Public outreach for a historic site and archiving historic documents were the main tasks of the Lockport Woman’s Club/Pat Darin Internship that Lewis University senior Greg Rossbach completed in the spring semester.
“This internship has really helped me grow as a historian, as I have learned to undertake new and challenging responsibilities,” Rossbach said.
As part of the internship, Rossbach worked on public outreach for the Gaylord Building Historic site. For the historic site, he developed a preliminary draft of a three-fold flyer and rack card for public programs. He also drafted a script for summer walking tours.
Rossbach, a senior history major and theatre minor, also assisted with the Howard and Lois Adelmann Regional History Collection, located in the Lewis University Library. He processed materials in the archive from local organizations, such as the Joliet Historic Preservation Commission and the Lockport Sesquicentennial. He learned to categorize, group, and place documents into acid free folders and boxes for preservation. He also added the information to the collection’s catalog, which describes the contents of each folder and box. He also provided an overall description of the collection and a brief history.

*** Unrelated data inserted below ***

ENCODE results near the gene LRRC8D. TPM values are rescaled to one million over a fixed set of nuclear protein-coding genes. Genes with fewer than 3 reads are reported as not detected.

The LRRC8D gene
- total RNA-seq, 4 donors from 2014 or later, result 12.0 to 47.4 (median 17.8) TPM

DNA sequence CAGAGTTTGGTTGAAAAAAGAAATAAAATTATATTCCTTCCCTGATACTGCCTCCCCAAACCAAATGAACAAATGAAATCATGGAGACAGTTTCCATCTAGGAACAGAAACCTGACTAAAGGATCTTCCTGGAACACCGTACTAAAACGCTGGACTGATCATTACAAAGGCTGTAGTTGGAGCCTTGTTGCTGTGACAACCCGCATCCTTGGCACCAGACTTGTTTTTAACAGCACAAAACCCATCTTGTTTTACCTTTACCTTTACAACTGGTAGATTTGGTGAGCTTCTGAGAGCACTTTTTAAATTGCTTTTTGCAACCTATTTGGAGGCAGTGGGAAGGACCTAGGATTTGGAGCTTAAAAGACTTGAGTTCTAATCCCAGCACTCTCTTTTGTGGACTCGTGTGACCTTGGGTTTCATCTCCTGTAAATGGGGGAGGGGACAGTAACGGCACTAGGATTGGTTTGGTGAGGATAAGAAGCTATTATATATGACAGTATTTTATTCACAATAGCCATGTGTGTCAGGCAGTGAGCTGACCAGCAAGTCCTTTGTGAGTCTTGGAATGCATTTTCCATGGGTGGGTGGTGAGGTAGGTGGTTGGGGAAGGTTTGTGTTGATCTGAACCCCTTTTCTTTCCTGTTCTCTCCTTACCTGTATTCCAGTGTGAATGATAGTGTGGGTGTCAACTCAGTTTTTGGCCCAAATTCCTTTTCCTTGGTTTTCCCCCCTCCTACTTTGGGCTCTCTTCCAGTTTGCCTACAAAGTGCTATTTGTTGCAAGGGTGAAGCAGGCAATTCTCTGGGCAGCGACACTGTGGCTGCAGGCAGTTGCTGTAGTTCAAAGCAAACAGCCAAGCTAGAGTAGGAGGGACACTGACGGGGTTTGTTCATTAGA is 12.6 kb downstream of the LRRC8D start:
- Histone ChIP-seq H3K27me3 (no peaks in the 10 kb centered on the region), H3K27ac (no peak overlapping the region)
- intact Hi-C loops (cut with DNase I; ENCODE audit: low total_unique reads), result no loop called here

“I have also learned a great deal from the library staff, especially Robert Pruter, government documents librarian,” Rossbach concluded.
Dennis H. Cremin, history professor and internship supervisor, commented, “The Lockport Woman’s Club encourages our students to gain hands-on experience in local history. We’re grateful for the many students they have supported financially over the past four years to preserve local history.”
The Lockport Woman’s Club/Pat Darin Internship is a partnership between the Lockport Women’s Club and Lewis University. Named for Pat Darin, long-time volunteer at the Will County Historical Society and member of the Lockport Women’s Club, the internship is awarded to a history student interested in learning more about local history who will also receive a stipend of $2,000.
History degree students at Lewis University study noteworthy events, ideas, persons and civilizations. They are prepared to analyze modern-day economic, social and political happenings with deeper clarity and wisdom. Lewis University’s modern and global curriculum help set the stage for students to graduate as a game-changer, with an intelligent interdisciplinary background in what they believe, why they believe it, and the research and communication skills necessary to make a difference.